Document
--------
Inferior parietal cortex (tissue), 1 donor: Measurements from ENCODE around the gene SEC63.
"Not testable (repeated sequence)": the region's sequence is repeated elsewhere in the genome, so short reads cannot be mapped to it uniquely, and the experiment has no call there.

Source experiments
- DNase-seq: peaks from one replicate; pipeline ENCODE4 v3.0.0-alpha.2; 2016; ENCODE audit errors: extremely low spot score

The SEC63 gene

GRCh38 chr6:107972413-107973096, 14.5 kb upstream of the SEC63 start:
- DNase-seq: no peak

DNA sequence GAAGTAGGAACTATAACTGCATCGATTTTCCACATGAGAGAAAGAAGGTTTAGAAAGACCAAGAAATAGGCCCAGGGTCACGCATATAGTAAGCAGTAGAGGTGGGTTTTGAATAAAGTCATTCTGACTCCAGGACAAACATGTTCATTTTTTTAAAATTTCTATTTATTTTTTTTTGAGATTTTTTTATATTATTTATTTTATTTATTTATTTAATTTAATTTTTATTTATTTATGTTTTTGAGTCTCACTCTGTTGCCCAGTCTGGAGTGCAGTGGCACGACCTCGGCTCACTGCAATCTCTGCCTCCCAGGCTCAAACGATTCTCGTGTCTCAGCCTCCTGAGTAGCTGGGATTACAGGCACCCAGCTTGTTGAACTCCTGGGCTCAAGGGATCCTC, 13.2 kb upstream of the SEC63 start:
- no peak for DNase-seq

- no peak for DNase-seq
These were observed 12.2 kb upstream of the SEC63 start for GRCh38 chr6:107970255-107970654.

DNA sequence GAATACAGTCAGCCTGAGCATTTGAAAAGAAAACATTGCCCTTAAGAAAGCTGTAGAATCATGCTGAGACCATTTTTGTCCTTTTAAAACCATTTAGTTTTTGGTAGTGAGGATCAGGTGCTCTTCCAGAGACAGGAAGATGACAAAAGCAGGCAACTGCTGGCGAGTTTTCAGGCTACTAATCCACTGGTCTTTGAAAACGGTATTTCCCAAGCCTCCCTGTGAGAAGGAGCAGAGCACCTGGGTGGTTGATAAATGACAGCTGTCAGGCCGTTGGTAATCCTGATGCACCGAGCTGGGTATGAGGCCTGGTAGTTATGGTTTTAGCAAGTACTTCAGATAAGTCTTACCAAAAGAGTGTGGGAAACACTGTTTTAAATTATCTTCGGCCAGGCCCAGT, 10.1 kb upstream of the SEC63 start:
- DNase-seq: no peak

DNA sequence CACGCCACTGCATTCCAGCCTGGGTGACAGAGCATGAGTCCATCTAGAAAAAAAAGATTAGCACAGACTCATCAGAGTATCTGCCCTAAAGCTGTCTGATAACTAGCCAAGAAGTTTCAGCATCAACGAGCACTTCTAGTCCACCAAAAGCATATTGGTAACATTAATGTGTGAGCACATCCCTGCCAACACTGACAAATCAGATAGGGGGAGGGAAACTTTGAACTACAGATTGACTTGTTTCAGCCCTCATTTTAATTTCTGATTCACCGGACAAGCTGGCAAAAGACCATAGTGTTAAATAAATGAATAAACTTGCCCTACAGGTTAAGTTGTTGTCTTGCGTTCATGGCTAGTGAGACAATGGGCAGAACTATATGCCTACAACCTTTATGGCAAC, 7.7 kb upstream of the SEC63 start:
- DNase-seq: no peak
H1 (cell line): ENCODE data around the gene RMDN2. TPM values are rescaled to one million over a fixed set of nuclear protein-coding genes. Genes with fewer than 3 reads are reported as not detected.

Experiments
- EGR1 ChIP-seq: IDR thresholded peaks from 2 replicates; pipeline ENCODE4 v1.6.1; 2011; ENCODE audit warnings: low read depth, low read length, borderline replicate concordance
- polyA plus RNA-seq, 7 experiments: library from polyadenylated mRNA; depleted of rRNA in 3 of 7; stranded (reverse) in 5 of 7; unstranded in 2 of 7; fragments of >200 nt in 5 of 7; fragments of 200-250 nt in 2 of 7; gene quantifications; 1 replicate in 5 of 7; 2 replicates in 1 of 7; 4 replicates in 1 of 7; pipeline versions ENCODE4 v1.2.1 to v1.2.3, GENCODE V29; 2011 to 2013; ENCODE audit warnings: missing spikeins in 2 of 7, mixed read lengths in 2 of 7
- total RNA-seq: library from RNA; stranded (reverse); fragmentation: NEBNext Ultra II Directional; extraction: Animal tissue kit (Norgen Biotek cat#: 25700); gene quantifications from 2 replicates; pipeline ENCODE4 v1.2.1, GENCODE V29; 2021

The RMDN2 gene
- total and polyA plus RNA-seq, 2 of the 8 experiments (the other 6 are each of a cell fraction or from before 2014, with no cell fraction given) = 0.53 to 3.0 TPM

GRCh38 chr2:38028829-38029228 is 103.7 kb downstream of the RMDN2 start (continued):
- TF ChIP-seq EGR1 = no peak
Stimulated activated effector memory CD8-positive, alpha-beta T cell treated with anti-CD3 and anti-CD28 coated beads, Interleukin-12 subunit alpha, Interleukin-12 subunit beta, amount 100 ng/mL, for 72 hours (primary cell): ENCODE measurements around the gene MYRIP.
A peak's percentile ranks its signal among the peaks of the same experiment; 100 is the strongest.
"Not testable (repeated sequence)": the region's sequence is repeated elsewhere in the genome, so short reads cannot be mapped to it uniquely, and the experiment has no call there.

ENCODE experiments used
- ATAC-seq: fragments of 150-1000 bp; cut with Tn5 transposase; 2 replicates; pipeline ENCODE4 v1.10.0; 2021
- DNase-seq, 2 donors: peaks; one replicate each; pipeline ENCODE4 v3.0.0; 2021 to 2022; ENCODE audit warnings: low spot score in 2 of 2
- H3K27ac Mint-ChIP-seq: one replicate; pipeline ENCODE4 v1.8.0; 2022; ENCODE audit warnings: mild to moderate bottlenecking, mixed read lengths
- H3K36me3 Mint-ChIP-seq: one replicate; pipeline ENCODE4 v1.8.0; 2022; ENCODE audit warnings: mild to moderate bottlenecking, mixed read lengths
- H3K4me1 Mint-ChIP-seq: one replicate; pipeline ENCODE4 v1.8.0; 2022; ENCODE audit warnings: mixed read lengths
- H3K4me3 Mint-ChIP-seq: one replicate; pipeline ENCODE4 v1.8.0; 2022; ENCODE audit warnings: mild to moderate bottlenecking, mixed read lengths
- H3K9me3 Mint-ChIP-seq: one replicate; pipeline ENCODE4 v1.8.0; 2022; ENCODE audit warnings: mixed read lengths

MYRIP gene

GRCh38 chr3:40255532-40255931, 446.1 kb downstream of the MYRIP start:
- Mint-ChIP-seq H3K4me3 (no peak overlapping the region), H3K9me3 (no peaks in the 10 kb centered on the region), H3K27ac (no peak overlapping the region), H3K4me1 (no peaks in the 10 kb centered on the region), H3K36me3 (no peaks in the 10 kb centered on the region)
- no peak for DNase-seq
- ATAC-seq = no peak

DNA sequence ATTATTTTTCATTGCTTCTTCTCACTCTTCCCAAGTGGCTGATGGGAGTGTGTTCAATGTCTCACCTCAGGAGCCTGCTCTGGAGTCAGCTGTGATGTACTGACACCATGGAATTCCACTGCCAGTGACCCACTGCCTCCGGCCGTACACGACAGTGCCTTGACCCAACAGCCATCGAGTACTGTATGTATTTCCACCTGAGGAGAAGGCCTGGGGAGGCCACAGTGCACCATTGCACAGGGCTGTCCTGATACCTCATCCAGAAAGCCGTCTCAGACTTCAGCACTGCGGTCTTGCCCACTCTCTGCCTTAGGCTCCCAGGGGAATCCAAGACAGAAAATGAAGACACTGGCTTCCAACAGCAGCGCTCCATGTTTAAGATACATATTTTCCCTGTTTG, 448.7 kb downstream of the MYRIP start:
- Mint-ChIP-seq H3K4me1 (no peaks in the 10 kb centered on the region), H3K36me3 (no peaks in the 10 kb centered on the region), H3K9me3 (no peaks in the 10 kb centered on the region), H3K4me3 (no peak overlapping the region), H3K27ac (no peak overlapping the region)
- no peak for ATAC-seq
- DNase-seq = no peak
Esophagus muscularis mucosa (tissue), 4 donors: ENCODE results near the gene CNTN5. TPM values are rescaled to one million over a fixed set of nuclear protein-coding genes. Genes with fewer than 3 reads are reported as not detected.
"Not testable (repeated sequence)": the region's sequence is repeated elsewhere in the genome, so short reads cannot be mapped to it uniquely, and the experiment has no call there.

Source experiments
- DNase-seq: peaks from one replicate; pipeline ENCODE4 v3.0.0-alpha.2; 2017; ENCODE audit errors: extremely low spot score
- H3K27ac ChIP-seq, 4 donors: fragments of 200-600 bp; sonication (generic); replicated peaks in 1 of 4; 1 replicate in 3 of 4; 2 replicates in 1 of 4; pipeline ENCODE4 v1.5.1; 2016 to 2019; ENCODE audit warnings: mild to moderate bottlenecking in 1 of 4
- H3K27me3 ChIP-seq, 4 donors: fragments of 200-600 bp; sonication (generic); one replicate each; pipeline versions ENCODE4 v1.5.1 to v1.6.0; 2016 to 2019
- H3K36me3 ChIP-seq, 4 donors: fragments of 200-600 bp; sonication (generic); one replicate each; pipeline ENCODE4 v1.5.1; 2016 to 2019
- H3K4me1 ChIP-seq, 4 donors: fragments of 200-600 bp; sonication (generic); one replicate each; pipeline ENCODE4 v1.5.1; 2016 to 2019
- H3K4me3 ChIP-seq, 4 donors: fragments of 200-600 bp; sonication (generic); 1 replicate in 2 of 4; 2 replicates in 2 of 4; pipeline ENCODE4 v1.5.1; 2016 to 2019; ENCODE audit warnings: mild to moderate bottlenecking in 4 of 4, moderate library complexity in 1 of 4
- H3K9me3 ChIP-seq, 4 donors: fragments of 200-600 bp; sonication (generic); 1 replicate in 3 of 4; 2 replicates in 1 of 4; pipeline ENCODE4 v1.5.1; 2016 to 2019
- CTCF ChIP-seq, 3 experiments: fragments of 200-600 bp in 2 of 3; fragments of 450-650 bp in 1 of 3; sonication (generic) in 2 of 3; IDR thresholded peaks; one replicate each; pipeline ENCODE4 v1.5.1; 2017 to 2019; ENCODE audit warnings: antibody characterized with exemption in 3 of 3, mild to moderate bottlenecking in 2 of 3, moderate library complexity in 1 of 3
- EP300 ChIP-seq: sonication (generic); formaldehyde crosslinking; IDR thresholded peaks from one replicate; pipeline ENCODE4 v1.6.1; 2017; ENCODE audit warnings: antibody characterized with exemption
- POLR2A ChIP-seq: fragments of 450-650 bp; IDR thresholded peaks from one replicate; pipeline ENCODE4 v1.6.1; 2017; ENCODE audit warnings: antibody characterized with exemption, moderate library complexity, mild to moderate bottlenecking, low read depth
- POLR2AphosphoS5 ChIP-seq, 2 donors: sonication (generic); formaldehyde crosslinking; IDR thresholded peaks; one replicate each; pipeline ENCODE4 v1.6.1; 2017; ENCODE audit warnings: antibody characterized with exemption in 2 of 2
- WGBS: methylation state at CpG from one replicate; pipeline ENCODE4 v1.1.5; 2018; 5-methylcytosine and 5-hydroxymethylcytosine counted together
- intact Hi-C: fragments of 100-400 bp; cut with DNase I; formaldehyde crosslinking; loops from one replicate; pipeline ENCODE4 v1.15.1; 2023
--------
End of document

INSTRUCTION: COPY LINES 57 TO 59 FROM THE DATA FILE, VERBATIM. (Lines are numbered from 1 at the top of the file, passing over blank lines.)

- POLR2A ChIP-seq: fragments of 450-650 bp; IDR thresholded peaks from one replicate; pipeline ENCODE4 v1.6.1; 2017; ENCODE audit warnings: antibody characterized with exemption, moderate library complexity, mild to moderate bottlenecking, low read depth
- POLR2AphosphoS5 ChIP-seq, 2 donors: sonication (generic); formaldehyde crosslinking; IDR thresholded peaks; one replicate each; pipeline ENCODE4 v1.6.1; 2017; ENCODE audit warnings: antibody characterized with exemption in 2 of 2
- WGBS: methylation state at CpG from one replicate; pipeline ENCODE4 v1.1.5; 2018; 5-methylcytosine and 5-hydroxymethylcytosine counted together